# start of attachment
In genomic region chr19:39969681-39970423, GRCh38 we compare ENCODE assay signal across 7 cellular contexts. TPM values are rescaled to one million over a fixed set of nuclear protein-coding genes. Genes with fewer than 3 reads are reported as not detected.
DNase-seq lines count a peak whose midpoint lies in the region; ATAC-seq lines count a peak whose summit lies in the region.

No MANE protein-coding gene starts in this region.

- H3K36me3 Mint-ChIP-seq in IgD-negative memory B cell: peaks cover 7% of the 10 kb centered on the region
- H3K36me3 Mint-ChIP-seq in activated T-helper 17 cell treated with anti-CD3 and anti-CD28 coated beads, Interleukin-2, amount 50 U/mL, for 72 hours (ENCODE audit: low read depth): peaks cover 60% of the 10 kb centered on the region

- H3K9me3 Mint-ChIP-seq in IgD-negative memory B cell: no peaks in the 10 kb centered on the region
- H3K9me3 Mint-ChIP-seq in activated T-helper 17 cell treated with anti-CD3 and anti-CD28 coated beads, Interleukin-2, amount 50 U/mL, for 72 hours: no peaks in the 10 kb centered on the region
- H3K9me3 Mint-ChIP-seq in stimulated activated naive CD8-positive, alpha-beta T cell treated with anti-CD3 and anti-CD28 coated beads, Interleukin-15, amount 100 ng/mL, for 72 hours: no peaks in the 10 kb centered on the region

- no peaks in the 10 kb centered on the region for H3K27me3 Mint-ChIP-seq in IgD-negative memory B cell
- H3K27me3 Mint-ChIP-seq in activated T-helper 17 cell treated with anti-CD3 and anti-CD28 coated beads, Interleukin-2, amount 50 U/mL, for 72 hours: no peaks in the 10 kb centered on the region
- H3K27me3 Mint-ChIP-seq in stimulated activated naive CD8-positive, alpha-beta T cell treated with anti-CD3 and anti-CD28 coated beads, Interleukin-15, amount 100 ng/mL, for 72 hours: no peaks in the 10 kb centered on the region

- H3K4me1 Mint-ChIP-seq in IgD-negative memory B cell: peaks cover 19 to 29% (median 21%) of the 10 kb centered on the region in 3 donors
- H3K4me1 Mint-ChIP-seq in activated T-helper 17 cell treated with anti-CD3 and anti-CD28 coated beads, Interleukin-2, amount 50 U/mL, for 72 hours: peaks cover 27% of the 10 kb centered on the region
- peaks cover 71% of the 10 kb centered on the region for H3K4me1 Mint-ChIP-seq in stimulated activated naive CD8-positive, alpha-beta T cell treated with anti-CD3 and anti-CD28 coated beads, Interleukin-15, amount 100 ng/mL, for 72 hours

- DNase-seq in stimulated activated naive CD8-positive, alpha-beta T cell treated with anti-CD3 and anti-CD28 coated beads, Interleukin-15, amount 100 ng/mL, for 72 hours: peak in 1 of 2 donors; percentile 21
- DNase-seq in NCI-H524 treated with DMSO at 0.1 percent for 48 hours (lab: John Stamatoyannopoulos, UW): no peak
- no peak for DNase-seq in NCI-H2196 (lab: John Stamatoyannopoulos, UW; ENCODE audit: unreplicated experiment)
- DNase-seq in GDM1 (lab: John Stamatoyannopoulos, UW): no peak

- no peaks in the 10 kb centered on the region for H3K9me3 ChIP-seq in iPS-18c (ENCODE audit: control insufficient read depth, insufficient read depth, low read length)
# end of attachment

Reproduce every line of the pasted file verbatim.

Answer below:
In genomic region chr19:39969681-39970423, GRCh38 we compare ENCODE assay signal across 7 cellular contexts. TPM values are rescaled to one million over a fixed set of nuclear protein-coding genes. Genes with fewer than 3 reads are reported as not detected.
DNase-seq lines count a peak whose midpoint lies in the region; ATAC-seq lines count a peak whose summit lies in the region.

No MANE protein-coding gene starts in this region.

- H3K36me3 Mint-ChIP-seq in IgD-negative memory B cell: peaks cover 7% of the 10 kb centered on the region
- H3K36me3 Mint-ChIP-seq in activated T-helper 17 cell treated with anti-CD3 and anti-CD28 coated beads, Interleukin-2, amount 50 U/mL, for 72 hours (ENCODE audit: low read depth): peaks cover 60% of the 10 kb centered on the region

- H3K9me3 Mint-ChIP-seq in IgD-negative memory B cell: no peaks in the 10 kb centered on the region
- H3K9me3 Mint-ChIP-seq in activated T-helper 17 cell treated with anti-CD3 and anti-CD28 coated beads, Interleukin-2, amount 50 U/mL, for 72 hours: no peaks in the 10 kb centered on the region
- H3K9me3 Mint-ChIP-seq in stimulated activated naive CD8-positive, alpha-beta T cell treated with anti-CD3 and anti-CD28 coated beads, Interleukin-15, amount 100 ng/mL, for 72 hours: no peaks in the 10 kb centered on the region

- no peaks in the 10 kb centered on the region for H3K27me3 Mint-ChIP-seq in IgD-negative memory B cell
- H3K27me3 Mint-ChIP-seq in activated T-helper 17 cell treated with anti-CD3 and anti-CD28 coated beads, Interleukin-2, amount 50 U/mL, for 72 hours: no peaks in the 10 kb centered on the region
- H3K27me3 Mint-ChIP-seq in stimulated activated naive CD8-positive, alpha-beta T cell treated with anti-CD3 and anti-CD28 coated beads, Interleukin-15, amount 100 ng/mL, for 72 hours: no peaks in the 10 kb centered on the region

- H3K4me1 Mint-ChIP-seq in IgD-negative memory B cell: peaks cover 19 to 29% (median 21%) of the 10 kb centered on the region in 3 donors
- H3K4me1 Mint-ChIP-seq in activated T-helper 17 cell treated with anti-CD3 and anti-CD28 coated beads, Interleukin-2, amount 50 U/mL, for 72 hours: peaks cover 27% of the 10 kb centered on the region
- peaks cover 71% of the 10 kb centered on the region for H3K4me1 Mint-ChIP-seq in stimulated activated naive CD8-positive, alpha-beta T cell treated with anti-CD3 and anti-CD28 coated beads, Interleukin-15, amount 100 ng/mL, for 72 hours

- DNase-seq in stimulated activated naive CD8-positive, alpha-beta T cell treated with anti-CD3 and anti-CD28 coated beads, Interleukin-15, amount 100 ng/mL, for 72 hours: peak in 1 of 2 donors; percentile 21
- DNase-seq in NCI-H524 treated with DMSO at 0.1 percent for 48 hours (lab: John Stamatoyannopoulos, UW): no peak
- no peak for DNase-seq in NCI-H2196 (lab: John Stamatoyannopoulos, UW; ENCODE audit: unreplicated experiment)
- DNase-seq in GDM1 (lab: John Stamatoyannopoulos, UW): no peak

- no peaks in the 10 kb centered on the region for H3K9me3 ChIP-seq in iPS-18c (ENCODE audit: control insufficient read depth, insufficient read depth, low read length)